Working toward a determined vocation
CHARLESTON — On July 27, six men will be ordained to the priesthood for service in ministry to the Diocese of Charleston. It is the largest group to be ordained at the same time since 1956. In that year, Bishop William T. Russell ordained nine priests, six of whom were diocesan and three were for the Order of St. Benedict.
One of the men from the current group is Deacon Bryan Babick, a familiar face at the Cathedral of St. John the Baptist.
The soon-to-be priest is quietly modest about his vocation.
“I’ve always thought about becoming a priest, even as a young boy,” he said.
Perhaps proof of that desire is that he was a steady altar server as a child and helped out at church throughout his teens. He continued into adulthood by serving as an acolyte at the Cathedral.
Deacon Babick was born in Ohio and his family later moved to Virginia. In 1996, at age 18, he was working in radio as a broadcaster. He asked to move south with the company and was transferred to Charleston. He wanted to study accounting and get out of broadcasting.
“The College of Charleston seemed like a good fit,” he said.
He quickly joined the Cathedral and became a familiar face.
Rebecca Achterhof, now parish secretary at St. Mary of the Annunciation, served as sacristan when Deacon Babick arrived. She said that the young man was an enthusiastic volunteer at the Cathedral.
“He jumped in both feet first and never doubted anything that he did,” she said. “It was really something he wanted to do. I couldn’t get there before he did on Sunday mornings. He was always helpful, always considerate.”
By age 22, the devout Catholic was ready to answer God’s call and started seminary. He spent three years studying at Pontifical College Josephinum. He was allowed to go to the Pontifical North American College in Rome.
“I really enjoyed it,” Deacon Babick said. “It has been a nice experience to live in such a special place.”
Deacons Babick, Michael Cassabon and Jeffrey Kirby, who are also in Rome, were ordained to the transitional diaconate at St. Peter’s Basilica. He is now in his seventh year of seminary and preparing for ordination.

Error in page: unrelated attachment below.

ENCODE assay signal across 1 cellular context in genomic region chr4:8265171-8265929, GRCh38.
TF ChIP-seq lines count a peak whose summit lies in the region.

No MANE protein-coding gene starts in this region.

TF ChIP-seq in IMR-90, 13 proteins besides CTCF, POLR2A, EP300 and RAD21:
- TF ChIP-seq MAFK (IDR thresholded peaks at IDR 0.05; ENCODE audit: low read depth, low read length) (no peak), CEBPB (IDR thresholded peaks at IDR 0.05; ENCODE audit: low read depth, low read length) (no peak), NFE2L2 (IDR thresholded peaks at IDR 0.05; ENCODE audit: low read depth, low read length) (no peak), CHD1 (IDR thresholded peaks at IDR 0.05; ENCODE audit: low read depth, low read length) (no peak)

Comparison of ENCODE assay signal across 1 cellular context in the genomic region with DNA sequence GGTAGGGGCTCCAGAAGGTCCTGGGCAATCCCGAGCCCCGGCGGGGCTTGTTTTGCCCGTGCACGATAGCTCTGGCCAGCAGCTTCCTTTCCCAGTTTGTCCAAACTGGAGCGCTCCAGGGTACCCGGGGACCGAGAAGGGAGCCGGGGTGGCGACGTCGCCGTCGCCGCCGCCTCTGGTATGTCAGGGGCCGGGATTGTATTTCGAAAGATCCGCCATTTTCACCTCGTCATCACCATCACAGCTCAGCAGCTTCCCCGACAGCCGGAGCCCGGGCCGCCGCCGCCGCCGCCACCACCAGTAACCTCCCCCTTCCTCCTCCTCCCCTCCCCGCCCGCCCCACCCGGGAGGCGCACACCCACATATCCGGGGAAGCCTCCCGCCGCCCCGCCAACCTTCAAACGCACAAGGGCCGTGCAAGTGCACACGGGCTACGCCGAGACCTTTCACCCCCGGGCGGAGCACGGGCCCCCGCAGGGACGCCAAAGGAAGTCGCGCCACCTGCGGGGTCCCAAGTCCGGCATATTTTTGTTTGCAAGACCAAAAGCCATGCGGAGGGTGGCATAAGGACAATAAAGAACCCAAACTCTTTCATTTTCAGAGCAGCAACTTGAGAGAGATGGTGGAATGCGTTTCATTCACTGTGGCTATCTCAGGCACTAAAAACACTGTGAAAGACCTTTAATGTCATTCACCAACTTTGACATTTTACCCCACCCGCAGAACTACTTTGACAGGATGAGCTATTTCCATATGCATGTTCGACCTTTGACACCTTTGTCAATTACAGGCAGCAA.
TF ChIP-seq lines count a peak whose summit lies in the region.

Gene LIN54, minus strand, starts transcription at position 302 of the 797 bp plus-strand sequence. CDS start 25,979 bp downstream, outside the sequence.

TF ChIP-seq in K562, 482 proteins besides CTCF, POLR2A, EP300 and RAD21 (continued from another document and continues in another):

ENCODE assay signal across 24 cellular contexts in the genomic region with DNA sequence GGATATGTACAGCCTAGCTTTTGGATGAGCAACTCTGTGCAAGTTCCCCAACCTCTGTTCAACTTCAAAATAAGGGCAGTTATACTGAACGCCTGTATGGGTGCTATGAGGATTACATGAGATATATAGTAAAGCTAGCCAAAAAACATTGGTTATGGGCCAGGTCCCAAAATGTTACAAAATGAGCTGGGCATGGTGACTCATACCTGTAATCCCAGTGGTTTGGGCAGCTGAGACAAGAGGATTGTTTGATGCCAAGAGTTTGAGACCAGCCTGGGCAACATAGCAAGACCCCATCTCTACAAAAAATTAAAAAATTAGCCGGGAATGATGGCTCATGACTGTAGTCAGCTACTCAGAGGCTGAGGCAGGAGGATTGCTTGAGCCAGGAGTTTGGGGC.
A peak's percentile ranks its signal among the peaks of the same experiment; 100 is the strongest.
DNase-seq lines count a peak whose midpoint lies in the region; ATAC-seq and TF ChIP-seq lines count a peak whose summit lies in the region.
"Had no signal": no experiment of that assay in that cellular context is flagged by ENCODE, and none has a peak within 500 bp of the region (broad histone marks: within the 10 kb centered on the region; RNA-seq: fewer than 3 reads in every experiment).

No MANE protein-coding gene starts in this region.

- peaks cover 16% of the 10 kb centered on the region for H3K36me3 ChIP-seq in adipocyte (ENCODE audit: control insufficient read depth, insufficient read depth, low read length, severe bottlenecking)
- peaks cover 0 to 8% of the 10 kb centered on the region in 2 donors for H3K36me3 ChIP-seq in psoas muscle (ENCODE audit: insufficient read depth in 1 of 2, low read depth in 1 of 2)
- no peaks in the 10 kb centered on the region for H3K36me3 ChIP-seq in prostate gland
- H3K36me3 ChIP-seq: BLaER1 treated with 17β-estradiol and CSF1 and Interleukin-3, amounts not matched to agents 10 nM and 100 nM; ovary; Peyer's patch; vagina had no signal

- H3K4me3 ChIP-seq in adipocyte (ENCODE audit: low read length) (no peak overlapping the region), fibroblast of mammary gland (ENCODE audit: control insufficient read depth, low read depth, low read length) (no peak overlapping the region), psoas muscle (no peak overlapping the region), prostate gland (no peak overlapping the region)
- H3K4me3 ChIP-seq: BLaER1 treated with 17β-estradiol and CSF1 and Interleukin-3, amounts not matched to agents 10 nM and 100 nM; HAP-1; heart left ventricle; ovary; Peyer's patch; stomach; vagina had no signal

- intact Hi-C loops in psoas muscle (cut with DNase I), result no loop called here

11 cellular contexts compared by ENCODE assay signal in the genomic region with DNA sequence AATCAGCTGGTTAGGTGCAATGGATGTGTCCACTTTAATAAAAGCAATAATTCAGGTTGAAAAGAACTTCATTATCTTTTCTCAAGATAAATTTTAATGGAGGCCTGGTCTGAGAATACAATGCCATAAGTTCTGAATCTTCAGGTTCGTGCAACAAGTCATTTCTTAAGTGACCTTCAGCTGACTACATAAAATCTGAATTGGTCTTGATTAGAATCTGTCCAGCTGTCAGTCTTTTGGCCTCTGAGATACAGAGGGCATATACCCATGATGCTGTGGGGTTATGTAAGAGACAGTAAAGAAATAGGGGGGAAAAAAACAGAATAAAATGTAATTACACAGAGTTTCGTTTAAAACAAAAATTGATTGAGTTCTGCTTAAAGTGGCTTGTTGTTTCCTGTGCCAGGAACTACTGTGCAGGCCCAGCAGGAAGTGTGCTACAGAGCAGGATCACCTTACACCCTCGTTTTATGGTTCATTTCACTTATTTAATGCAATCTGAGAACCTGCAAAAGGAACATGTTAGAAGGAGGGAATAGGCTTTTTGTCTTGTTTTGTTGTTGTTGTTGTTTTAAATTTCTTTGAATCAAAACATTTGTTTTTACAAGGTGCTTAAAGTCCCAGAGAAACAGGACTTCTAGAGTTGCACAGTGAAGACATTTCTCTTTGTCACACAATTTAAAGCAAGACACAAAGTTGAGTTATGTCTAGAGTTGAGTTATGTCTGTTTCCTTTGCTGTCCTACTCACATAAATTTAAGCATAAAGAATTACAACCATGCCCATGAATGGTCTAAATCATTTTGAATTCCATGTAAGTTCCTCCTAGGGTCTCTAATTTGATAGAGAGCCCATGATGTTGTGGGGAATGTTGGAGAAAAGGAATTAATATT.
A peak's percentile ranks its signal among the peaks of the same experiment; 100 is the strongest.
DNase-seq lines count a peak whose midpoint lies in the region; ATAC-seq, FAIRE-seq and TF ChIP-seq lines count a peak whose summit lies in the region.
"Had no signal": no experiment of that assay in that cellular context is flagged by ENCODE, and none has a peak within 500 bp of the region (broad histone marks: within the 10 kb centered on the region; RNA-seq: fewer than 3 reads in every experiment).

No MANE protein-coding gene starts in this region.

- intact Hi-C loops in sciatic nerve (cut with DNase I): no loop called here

“I have enjoyed the community, friendship and fellowship of seminary,” he said. He was particularly fond of the apostolates that seminarians are required to participate in as preparation for their roles as pastors. He has worked in a nursing home, a hospital, a soup kitchen and taught children in catechism.
Deacon Babick is an only child. He said his late grandmother, Dolores, was most influential on his young faith. They were close when he was young and she was the most religious person in the family.
“She held the family together,” Deacon Babick said. “She was the loving, nurturing matriarch.”
Like the majority of seminarians, Deacon Babick is most looking forward to celebrating Mass when he is ordained. He also hopes to evangelize his own people.
“I will be trying to draw people closer to the Lord and to the church,” he said.
He will return to Rome after his ordination to complete a licentiate in sacred liturgy.
“We study the history of the liturgy, the different rites and prayers and the theology of it, where certain liturgical aspects come from,” he said.
On top of that, he will continue learning Latin and Greek.
Aside from the intensive studies, Deacon Babick’s experience was more enlightening than he first expected.
“Being over here I’ve realized the church is much more universal than I thought,” he said. “I’ve taken classes with Africans, Iranians, even a Muslim at one point. The life of church and the life of the people she ministers to is very large. It has been a big eye opener for me.”